T. Boone Pickens is quite a focused hedge fund manager. He mainly invests in the energy market, especially in the oil and gas industry. Recently, he increased his stake by more than 60% in Range Resources Corp. (NYSE:RRC). As of December 2012, Range Resources accounted for nearly 8.5% of his total portfolio. Let’s take a closer look into Range Resources to see whether or not we should follow T. Boone Pickens into this company.
Range Resources Corp. (NYSE:RRC), incorporated in 1980, is a Texas-based independent oil and gas company involved in the exploration, development, and acquisition of oil and gas fields in the Appalachian and Southwest regions of the U.S. As of December 2012, Range Resources had around 6.5 trillion cubic feet in proved reserves, with around 74% of that natural gas. Its reserves had a life index of around 21 years, with a total pre-tax PV of $4 billion at a 10% discount on future net cash flows. The majority of its proved reserves and production — 88% of the total proved reserves and 83% of the total production — were from the Appalachian region. The Southwestern region only accounted for 12% of the total proved reserves and 17% of the total 2012 production. At the end of 2012, around 68% of its 2013 production was hedged.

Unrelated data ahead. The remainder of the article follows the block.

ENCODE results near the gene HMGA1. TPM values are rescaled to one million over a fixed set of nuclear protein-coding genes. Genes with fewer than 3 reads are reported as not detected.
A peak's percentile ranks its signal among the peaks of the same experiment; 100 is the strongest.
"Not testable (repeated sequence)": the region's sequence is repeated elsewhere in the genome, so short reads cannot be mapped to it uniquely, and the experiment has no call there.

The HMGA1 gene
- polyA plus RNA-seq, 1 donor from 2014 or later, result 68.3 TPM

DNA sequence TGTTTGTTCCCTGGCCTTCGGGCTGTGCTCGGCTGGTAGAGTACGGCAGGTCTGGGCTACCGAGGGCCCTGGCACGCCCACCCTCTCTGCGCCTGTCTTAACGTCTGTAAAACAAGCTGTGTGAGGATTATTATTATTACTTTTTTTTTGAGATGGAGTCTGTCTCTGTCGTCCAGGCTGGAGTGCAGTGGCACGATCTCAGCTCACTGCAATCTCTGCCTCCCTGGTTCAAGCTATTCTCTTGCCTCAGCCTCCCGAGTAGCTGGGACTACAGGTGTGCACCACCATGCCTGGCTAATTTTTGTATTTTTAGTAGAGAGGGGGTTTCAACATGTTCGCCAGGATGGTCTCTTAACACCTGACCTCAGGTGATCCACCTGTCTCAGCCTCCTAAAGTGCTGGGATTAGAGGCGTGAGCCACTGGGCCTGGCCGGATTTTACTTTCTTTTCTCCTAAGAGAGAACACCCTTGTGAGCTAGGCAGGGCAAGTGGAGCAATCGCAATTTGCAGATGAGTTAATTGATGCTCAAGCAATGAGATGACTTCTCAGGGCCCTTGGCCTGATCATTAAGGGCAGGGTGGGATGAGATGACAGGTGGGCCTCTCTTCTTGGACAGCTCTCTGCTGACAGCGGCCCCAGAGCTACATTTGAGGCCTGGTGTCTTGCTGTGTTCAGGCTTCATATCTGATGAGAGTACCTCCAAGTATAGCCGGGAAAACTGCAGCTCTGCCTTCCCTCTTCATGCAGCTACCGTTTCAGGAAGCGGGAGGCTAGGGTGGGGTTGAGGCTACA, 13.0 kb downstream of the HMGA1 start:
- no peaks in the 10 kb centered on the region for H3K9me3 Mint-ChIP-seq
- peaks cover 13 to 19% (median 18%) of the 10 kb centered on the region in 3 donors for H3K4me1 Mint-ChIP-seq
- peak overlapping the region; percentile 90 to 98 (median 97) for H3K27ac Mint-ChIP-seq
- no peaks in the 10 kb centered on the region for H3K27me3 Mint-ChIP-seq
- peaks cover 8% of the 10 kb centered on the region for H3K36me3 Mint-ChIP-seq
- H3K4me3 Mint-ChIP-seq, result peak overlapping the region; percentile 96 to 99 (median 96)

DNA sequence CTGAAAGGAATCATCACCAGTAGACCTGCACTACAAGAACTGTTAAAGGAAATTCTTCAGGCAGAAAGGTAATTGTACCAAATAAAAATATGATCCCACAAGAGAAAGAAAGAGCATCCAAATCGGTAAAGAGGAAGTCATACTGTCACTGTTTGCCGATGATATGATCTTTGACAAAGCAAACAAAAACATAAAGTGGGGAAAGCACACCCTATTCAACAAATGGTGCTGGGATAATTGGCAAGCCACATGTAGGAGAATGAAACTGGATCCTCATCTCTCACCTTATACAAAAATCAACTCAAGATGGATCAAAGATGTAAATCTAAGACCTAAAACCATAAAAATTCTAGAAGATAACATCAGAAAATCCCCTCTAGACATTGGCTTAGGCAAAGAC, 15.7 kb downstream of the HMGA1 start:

Fluctuating performance with negative free cash flow
In the past five years, Range Resources Corp. (NYSE:RRC) had quite a fluctuating performance. Revenue dropped from $1.32 billion in 2008 to $907 million in 2009, and then it consistently increased to nearly $1.46 billion in 2012. In 2012, it only generated $13 million, or $0.08 per share, in profit. The small profit in 2012 was due to huge operating expenses, interest expense and depletion, depreciation and amortization expenses.
Like other oil and gas companies, Range Resources generated consistently positive operating cash flow but small and negative free cash flow. In 2012, the operating cash flow was $647 million, while the free cash flow was -$1 billion. The negative free cash flow was due to the increasing capital expenditure, especially on drilling activities. In 2013, the company intended to spend another $1.1 billion on drilling activities.
What makes me worry is its financial strength. As of Dec. 2012, Range Resources had nearly $2.6 billion in total stockholders’ equity, only $252 million in cash, and nearly $2.9 billion in long term debt. Thus, in order to fund its 2013 capital expenditure and repay borrowings, Range Resources has to issue either more debt or more equity. Indeed, in the beginning of March the company announced that it would offer $500 million senior subordinated notes due 2023 in a private placement to repay borrowings under its senior credit facility.